“Mr. & Mrs. Newell had never been separated till he and Madeleine and her younger sister Marjorie took that trip to Europe in 1912 and came back in the Titanic. Mrs. Newell and Alice, the middle sister went on to New York to meet the boat before the sinking. When Madeline and Marjorie got into the lifeboat they said to their father, “ Come along too- there’s plenty of room,” and he said, “No, I’ll come later.” It was a case of women and children first – but there were no more lifeboats! When I crossed in July of that year, the boats were cluttered with lifeboats. I still have the” Titanic sweater” , a heavy red one which Alice gave me and which I wore all over Europe. People went into mourning in those days. Now new widows wear red hats or pink roses on them. That Titanic lifeboat went down only half-full and Marjorie and a college student (man) helped row it. From the decks of a boat they had seen a light on the horizon so expected to be picked up at once. (The Captain of it was drunk and refused to do anything and lost his command). I was surprised when Madeleine told me later that she gave a talk on their trip, she got information from “Father’s diary”. He was found floating face up, and they were given his watch and diary from his vest pocket. Mrs. Newell was a fine pianist and played, really practicing, I think, into her 80’s (which does not seem so astonishing to me now as I practiced mine quite a lot last summer!) Mr. Newell played the cello, Marjorie was a fine violinist and Madeleine took up the viola so they could play quartets”.
More of the details of Madeleine’s life after graduation
come to light in a questionnaire sent out by the alumnae society. We find she
did not pursue an advanced degree, but rather channeled her energies in caring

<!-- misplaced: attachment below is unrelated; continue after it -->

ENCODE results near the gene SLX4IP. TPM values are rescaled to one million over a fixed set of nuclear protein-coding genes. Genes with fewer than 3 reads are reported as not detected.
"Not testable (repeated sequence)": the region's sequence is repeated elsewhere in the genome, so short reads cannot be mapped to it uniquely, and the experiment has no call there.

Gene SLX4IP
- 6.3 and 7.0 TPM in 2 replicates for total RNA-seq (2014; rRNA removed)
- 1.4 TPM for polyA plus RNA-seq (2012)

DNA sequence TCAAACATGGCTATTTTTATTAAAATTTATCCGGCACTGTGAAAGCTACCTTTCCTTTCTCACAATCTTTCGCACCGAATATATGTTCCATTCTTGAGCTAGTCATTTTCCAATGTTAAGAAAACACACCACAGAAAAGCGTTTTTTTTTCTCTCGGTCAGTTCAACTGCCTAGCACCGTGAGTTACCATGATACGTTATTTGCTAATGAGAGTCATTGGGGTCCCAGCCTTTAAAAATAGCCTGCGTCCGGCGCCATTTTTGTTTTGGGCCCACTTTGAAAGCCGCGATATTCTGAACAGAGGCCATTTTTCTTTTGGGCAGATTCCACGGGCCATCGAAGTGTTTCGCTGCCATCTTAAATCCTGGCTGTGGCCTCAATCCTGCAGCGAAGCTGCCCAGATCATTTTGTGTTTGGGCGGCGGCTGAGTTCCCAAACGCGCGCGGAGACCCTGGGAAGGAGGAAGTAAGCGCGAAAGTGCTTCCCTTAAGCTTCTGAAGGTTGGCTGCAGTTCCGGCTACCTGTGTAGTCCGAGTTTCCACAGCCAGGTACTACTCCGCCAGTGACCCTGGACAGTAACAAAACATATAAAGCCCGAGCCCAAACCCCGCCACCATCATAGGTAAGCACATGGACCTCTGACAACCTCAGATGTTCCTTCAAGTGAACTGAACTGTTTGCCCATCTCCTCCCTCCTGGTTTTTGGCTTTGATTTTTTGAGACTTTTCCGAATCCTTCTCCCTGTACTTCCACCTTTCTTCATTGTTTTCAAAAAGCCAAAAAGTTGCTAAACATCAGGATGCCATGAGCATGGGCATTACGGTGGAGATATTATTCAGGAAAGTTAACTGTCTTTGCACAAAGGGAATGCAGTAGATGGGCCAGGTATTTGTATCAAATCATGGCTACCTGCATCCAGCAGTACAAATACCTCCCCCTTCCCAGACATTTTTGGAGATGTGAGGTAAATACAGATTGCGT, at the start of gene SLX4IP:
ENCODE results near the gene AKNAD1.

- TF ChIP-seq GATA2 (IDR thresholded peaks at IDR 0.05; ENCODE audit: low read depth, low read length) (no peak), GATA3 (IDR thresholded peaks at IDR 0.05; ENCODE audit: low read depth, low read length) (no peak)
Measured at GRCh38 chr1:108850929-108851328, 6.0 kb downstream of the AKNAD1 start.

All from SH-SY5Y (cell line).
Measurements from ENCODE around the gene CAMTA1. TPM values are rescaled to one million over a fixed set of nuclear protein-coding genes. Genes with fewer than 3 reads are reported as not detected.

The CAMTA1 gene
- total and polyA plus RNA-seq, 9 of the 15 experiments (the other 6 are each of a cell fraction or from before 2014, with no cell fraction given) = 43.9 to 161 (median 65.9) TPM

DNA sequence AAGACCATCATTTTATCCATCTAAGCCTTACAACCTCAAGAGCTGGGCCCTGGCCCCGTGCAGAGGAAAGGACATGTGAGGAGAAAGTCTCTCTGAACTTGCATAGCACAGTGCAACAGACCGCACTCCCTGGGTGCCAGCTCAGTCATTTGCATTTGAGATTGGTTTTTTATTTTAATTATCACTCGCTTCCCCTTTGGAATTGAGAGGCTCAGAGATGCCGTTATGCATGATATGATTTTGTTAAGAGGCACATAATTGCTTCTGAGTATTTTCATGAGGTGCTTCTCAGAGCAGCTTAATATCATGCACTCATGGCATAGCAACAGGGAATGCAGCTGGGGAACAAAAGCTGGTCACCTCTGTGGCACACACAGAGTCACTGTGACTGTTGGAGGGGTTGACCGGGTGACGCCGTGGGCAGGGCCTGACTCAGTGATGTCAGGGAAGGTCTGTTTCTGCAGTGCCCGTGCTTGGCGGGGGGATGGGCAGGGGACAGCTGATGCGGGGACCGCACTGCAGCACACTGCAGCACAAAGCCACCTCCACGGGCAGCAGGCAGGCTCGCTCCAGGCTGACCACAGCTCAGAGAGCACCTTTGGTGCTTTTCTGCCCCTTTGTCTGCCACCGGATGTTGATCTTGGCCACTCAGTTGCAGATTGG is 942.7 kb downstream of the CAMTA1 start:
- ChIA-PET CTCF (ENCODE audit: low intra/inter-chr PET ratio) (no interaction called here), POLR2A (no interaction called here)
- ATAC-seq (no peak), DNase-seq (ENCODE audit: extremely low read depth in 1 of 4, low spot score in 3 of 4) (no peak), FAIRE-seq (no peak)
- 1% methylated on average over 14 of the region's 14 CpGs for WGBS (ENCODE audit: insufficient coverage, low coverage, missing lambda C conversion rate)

for her mother at home, continuing to further her studies from home base, and
volunteering in many worthwhile charitable endeavors including a popular institution
for distressed gentlewomen, the “settlement house”.
She did volunteer work and was recording secretary for ten years for the Frances S. Willard Settlement in Waltham which was a nursing home, and another in Bedford which was a vacation and rest home given over to the care of elderly women.
Of her travels we know now of three trips abroad: the five months on the continent and in Great Britain, the second a similar one of general travel of three months in Europe and the third, the one of which she writes, to Egypt and Palestine in 1912 which included a visit to the south of France and chateau country. Her travels within America took her to Chicago, to Florida for a month, and in 1924 and 1928 a winter in California to visit her sister in Pasadena. She mentions the twenty years following were spent “living quietly at home with my sister and mother”.
A most revealing comment, which reflects the respect she had for her parents, and the discipline and order they provided in the upbringing of their three girls can be found in Madeleine’s response to a question asked her about her greatest concern about modern American life. She responds, “The lack of discipline and respect on the part of children for elders, especially as shown in family life. Secondly, the careless attitude toward human life as evidenced on the highways of our country”. She finds most hopeful the increased interest in public affairs, both domestic and foreign, and takes great comfort in the rising participation in great humanitarian movements.
In her gentle, retiring manner, Madeleine accomplished much in her lifespan of 89 years. As many women of the era, some few were college graduates, but most wives and mothers , her loving care for those less fortunate, the ties of family and friends and their welfare, and the daily selfless good works occupied and filled the hours and days of a productive life. She was the living embodiment of all the womanly graces and virtues so admired of that generation, and so sadly absent today. Protecting her family from the prying eyes of the public in their time of sorrow, faithfully fulfilling her duty to her grieving mother, -she would become the tender confidante of nieces and later grand-nieces. She passed away in the Titanic month of April, 1969 well-loved, from a life well-lived.
· Very special appreciation and gratitude is extended to Smith College Library and Archives for their kindness in making materials used in this article available .
First Published in Voyage: the Official Journal of the Titanic International Society Inc. Issue 47, Spring 2004